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23 Osgoode Hall L. J. 131 (1985)
FIRA: Instrument of Regulation or Vote-Maximization; Pauwels, Jacques R.

handle is hein.journals/ohlj23 and id is 141 raw text is: FIRA: INSTRUMENT OF REGULATION OR
The establishment of the Foreign Investment Review Agency can be explained
on the basis that such a screening instrument was the most efficient instru-
ment to deal with the problem of foreign direct investment in Canada. However,
Jacques Pauwels argues that FIRA was created not for the efficient regulation
of foreign direct investment but for political purposes; that is, FIRA provided
the Trudeau government with considerable vote-maximizing possibilities. More-
over, Pauwels suggests that Mulroney'sintroduction of the Investment Canada
Act, replacing FIRA with Investment Canada, can similarly be explained.
The decision to regulate the flow of foreign direct investment
(FDI) by means of the Foreign Investment Review Agency (FIRA)
undoubtedly ranks among the more controversial policies initiated by
the federal government since Pierre Elliott Trudeau became Prime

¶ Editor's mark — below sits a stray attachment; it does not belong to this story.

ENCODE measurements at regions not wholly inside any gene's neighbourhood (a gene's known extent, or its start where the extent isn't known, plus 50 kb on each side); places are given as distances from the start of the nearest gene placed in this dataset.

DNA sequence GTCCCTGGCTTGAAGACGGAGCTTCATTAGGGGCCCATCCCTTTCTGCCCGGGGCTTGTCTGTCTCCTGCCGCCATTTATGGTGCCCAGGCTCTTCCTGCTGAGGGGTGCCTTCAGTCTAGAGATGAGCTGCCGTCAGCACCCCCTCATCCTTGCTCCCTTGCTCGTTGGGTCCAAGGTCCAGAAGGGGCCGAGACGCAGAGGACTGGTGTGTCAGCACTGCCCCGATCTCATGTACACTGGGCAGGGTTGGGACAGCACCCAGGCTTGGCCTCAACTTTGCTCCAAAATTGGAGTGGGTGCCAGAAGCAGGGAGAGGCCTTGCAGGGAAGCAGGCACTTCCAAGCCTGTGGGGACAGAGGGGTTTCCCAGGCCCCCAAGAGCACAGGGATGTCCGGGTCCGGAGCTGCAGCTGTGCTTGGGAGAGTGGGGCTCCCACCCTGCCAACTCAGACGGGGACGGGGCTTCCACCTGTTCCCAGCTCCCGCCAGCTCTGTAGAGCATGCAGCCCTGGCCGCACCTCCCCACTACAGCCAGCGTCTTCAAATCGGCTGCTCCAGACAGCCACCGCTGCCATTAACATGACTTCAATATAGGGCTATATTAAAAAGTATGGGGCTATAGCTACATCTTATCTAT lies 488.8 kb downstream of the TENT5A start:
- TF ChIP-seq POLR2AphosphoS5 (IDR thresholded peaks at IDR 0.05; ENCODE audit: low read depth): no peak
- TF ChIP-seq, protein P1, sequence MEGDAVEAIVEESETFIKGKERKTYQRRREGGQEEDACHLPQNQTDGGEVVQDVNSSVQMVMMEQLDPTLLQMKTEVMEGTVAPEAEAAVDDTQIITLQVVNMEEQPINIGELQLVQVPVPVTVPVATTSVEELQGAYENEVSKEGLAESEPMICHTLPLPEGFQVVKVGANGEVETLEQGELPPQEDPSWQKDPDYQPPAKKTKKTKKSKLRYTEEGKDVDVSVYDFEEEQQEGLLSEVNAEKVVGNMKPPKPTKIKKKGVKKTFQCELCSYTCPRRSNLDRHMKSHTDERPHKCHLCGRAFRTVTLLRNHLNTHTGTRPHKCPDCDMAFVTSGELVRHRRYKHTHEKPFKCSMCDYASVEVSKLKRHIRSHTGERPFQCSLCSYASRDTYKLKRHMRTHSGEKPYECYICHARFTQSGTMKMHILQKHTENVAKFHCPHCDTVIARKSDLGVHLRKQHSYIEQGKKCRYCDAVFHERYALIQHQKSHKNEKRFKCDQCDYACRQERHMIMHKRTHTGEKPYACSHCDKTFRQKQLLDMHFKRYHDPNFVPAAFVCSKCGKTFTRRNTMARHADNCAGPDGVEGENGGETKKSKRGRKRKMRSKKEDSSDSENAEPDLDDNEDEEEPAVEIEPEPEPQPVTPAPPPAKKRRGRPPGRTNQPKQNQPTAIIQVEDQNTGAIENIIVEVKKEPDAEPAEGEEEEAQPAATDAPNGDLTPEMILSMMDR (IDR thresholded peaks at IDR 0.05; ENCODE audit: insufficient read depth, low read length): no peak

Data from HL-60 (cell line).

Minister in 1968. On the one hand, proponents of laissez-faire ideas
and continentalism opposed any form of FDI regulation from the start;
and they continued to condemn FIRA as an obstacle to the free flow of
international capital, which impeded Canada's economic growth. Eco-
nomic nationalists, on the other hand, originally welcomed the decision
to regulate FDI by means of a screening agency, but FIRA was to
disappoint their expectations and some nationalists eventually dis-
missed the Agency as a useless regulatory paper tiger. The establish-
ment of FIRA by the Trudeau Cabinet appears to have been a particu-
larly unpopular decision. Why, then, was the decision made to regulate
FDI in such a manner?
In trying to answer such questions, students of public policy pri-
marily use two models (or paradigms) of decision-making in gov-
ernment. The first is the technical efficiency or comprehensive ra-
tionality model, which postulates that governmental decision-makers
select what they believe (not necessarily correctly) to be the most effi-
cient instrument available to solve a policy problem (as they define
it) and, thus, to serve the public interest. Consequently, when a pol-
0 Copyright, 1985, Jacques R. Pauwels.
* Phd in European History at York University. Doctoral candidate in political science at the
University of Toronto.

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